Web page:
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In bash if you cd to // your pwd will be //, but if you cd to / or ///+ your pwd will be /. Is there a reason for this or is it just a weird bug?

I have tried this in osx and ubuntu.

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migrated from stackoverflow.com Jun 22 '10 at 5:59

This question came from our site for professional and enthusiast programmers.

up vote 8 down vote accepted

From the Bash FAQ:

E10) Why does `cd //' leave $PWD as `//'?

POSIX.2, in its description of `cd', says that three or more leading slashes may be replaced with a single slash when canonicalizing the current working directory.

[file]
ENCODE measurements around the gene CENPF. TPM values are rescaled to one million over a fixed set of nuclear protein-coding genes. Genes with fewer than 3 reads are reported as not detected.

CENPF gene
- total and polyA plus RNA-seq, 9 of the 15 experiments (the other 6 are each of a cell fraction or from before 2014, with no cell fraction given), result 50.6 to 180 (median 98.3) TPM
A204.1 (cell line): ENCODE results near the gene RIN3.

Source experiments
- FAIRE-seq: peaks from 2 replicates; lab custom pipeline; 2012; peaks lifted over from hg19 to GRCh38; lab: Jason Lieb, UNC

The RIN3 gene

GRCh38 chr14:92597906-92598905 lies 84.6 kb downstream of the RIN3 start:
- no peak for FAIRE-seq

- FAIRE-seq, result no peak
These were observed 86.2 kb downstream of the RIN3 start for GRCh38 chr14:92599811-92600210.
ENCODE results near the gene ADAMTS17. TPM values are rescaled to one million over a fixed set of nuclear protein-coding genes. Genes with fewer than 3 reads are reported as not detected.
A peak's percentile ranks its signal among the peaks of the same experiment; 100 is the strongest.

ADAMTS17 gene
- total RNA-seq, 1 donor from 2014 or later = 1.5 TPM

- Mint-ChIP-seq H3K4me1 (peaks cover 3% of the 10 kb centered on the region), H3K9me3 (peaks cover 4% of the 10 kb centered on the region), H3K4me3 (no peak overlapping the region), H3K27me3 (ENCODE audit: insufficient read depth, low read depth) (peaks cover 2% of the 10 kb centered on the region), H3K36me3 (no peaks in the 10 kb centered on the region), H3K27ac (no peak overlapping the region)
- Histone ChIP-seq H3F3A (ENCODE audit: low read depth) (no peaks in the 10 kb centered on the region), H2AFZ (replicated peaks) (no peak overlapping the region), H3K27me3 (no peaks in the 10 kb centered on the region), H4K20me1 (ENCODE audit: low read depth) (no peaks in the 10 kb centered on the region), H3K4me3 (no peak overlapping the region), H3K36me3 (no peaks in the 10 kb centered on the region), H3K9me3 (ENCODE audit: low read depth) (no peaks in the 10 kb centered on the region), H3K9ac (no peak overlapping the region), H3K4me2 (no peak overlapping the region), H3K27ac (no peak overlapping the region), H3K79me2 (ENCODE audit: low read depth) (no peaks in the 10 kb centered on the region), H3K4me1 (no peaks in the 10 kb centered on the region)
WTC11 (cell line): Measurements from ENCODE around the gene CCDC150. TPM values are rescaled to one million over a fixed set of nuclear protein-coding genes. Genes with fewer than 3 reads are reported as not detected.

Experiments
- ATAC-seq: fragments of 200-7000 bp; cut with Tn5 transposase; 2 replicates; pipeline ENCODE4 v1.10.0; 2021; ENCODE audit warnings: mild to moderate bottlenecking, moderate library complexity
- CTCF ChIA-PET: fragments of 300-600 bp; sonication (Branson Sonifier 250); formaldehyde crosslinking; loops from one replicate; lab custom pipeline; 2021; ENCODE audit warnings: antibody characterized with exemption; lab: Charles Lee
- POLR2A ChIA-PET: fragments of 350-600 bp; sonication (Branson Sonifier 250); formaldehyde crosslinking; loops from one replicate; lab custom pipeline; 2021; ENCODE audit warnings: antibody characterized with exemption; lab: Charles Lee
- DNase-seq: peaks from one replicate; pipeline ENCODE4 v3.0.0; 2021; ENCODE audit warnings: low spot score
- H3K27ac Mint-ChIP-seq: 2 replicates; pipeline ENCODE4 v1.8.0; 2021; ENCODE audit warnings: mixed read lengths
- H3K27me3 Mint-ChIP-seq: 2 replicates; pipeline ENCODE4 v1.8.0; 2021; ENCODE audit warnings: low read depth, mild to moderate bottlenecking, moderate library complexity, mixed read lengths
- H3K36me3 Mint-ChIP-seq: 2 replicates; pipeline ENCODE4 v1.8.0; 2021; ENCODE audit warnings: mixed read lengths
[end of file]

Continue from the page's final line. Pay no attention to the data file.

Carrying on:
This is, I presume, for historical compatibility. Certain versions of Unix, and early network file systems, used paths of the form //hostname/path to access `path' on server `hostname'.

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cool I though it was a bug... :) – Johan Jun 22 '10 at 6:11
2  
Note Windows still uses // for network paths, so this may be a SMB compatibility thing too. – Fake Name Jun 22 '10 at 6:53
5  
Technically, Windows uses \\ for UNC paths. – ThatGraemeGuy Jun 22 '10 at 7:13

Though the answer was correct on the data it gave, it didn't quite answer the question asked.

The shell is normalizing the path. It does:

  • change any part1/part2/.. components to part1/
  • change any //+ components to /

You can verify this with strace, which will see what is actually passed into the syscall

strace -o /tmp/strace.out bash -c "cd ///tmp"
grep chdir /tmp/strace.out
# will give chdir("/tmp")

strace -o /tmp/strace.out bash -c "cd ///tmp/../etc"
grep chdir /tmp/strace.out
# will give chdir("/etc")

The shell does the path normalization before it even tells the system to change the dir

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